The demise last week of the Equal Rights Amendment may have been cause for celebration by some of President Reagan's antifeminist supporters but there was no revelry at the White House.

Rather, presidential advisers are increasingly worried about another, quieter happening monitored by census data and public-opinion surveys that clearly show women not only voting in greater numbers but parting company dramatically with men--including Ronald Reagan--on key issues.

Indeed, Reagan's steady slide in the polls since his post-inaugural honeymoon period is the result to a significant extent of a slide in his job rating approval by women. A Washington Post/ABC News survey in May found that 52 percent of women disapproved of the way Reagan was performing as president while only 40 percent approved.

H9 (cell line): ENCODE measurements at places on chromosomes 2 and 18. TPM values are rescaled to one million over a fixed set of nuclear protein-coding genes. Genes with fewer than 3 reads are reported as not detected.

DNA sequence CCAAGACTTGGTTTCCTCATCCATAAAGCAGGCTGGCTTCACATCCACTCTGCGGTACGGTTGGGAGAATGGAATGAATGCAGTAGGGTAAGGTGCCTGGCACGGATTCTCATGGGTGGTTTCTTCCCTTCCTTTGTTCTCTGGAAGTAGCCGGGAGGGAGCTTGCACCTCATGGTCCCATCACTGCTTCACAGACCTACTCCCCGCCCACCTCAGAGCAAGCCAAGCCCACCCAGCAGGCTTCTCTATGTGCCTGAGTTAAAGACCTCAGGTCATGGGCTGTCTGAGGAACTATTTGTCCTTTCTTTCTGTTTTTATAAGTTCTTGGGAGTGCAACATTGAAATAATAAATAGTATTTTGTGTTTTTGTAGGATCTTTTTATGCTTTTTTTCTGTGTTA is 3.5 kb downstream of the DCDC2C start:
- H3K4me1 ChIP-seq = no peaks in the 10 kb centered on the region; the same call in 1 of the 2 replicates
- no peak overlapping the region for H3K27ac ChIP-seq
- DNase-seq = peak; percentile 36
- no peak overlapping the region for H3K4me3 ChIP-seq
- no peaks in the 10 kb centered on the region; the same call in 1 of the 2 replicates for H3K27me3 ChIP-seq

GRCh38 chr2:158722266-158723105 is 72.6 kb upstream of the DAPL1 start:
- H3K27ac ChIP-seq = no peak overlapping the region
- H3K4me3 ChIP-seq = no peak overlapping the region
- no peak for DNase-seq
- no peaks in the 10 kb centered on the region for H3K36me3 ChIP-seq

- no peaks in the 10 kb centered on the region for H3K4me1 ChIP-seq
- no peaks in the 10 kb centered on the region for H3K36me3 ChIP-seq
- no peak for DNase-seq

The views of men were just the opposite--52 percent approval, 42 percent disapproval.

Senior advisers at the White House are groping for a response to this trend.

Administration political strategists believe that economic issues and what one aide described as Reagan's "muscular statements on military affairs" are causing women to turn away from him.

"Women tend to be more pacifistic. They've always been that way," one aide said. "It has never been thought that the women's issues per se have been the guiding force" of the opposition.

Senior aides insist, as Reagan himself did at a press conference Wednesday night, that the president is committed to equal rights for women even though he opposed the ERA. But the aides also acknowledge that the major concerns of women have not been at the top of the White House agenda--but are moving up quickly as the poll results come in.